Langer unsure if Smith wants Australia captaincy back

Smith skippered the team until he was suspended for 12 months over a brazen attempt to alter the ball with sandpaper under his watch in Cape Town last year.

Australia pair David Warner and Steve Smith   -  Getty Images

Steve Smith’s ban on leading Australia ends in March but the star batsman may not want the Test captaincy back, coach Justin Langer says.

Smith skippered the team until he was suspended for 12 months over a brazen attempt to alter the ball with sandpaper under his watch in Cape Town last year.

Part of his punishment included a further year-long exile from any leadership role.

Calls have grown for Smith to take over from Tim Paine when the ban is lifted since his incredible batting performances helped Australia retain the Ashes against England.

But Langer said it was not a simple decision, with Smith admitting his exploits — 774 runs in just seven innings — left him mentally and physically shattered.

 

“I’ve built a good relationship with Steve over the last 18 months, and it (the captaincy) is going to come down to honest conversations,” the coach told the Australian Broadcasting Corporation on Saturday.

“You can see how exhausted he was from the effort he put into his batting (during the Ashes), and whether he wants the burden of captaincy as well is something we’ll have to work out over time.

“I’ll be one of the selectors, and I think we’ll just work out what’s best.” Paine, who will be 35 in December, will almost certainly retain the role for the home summer Test series against Pakistan and New Zealand, despite occasional criticism of his batting and captaincy during the Ashes.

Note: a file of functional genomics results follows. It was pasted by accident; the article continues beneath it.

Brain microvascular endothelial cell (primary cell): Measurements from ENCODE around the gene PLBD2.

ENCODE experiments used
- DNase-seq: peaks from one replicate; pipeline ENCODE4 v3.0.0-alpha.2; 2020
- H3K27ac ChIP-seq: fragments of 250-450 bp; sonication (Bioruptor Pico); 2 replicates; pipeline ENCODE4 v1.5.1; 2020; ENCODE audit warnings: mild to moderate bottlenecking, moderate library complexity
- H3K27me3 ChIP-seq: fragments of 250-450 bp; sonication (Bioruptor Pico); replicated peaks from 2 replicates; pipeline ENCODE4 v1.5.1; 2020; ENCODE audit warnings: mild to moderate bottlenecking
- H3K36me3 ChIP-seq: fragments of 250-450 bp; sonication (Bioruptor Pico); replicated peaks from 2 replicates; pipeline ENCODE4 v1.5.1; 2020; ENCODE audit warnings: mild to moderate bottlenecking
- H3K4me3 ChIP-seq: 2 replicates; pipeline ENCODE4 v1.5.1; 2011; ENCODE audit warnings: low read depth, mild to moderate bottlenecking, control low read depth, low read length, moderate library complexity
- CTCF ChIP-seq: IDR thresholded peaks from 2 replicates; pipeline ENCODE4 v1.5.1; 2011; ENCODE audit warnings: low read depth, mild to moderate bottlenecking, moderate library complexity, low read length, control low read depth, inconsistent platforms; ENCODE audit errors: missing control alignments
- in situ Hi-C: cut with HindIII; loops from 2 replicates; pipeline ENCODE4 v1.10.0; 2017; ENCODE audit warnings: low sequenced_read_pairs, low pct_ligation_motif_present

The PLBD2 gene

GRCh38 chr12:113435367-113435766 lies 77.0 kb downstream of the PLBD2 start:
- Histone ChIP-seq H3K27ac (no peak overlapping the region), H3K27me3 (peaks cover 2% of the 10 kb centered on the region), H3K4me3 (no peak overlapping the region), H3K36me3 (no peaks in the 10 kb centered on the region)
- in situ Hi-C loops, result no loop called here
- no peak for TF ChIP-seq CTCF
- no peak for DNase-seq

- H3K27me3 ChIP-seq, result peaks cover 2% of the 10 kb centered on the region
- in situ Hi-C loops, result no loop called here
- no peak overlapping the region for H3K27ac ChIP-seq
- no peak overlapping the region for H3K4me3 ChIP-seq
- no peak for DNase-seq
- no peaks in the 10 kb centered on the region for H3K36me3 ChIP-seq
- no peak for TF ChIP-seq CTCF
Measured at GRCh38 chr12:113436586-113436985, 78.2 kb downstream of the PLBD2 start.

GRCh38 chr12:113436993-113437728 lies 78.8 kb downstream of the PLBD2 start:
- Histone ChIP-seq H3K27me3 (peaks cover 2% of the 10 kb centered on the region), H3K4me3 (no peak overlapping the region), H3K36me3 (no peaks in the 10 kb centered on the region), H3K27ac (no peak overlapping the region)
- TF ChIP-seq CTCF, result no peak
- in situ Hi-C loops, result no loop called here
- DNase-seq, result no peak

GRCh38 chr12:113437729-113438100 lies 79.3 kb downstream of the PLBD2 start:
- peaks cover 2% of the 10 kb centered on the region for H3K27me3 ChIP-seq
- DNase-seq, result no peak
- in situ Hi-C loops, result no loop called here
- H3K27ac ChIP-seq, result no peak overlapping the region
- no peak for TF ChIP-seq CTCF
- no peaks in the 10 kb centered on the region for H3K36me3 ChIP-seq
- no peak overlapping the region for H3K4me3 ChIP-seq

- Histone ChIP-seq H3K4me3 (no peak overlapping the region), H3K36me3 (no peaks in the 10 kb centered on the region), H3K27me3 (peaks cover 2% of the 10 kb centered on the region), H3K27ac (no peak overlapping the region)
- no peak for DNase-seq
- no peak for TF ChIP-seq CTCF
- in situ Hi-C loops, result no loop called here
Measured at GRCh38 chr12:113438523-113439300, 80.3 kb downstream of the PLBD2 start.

Langer said he was “doing a brilliant job at the moment“.

READ| Steve Smith: Rising from the Ashes

“He’s been outstanding in his time as captain. However long he wants to keep playing for is another thing,” he added.

Unlike Smith, former vice-captain David Warner endured a miserable return from the “sandpapergate” scandal, struggling to make double figures against England.

But Langer said he still had confidence in the explosive opener, who returned to form with a century for New South Wales in the Sheffield Shield last week.

“He had a poor series against England, no doubt. That’s just a fact, and he knows that,” Langer said.

“But he also hasn’t lost his talent, because he was the highest run scorer in the World Cup two weeks before the Ashes started, and he was the highest run scorer in the IPL (Indian Premier League) before that. So he can bat.

“The other thing about David Warner, my experience tells me that you never write off champion players. And he’s a champion player.”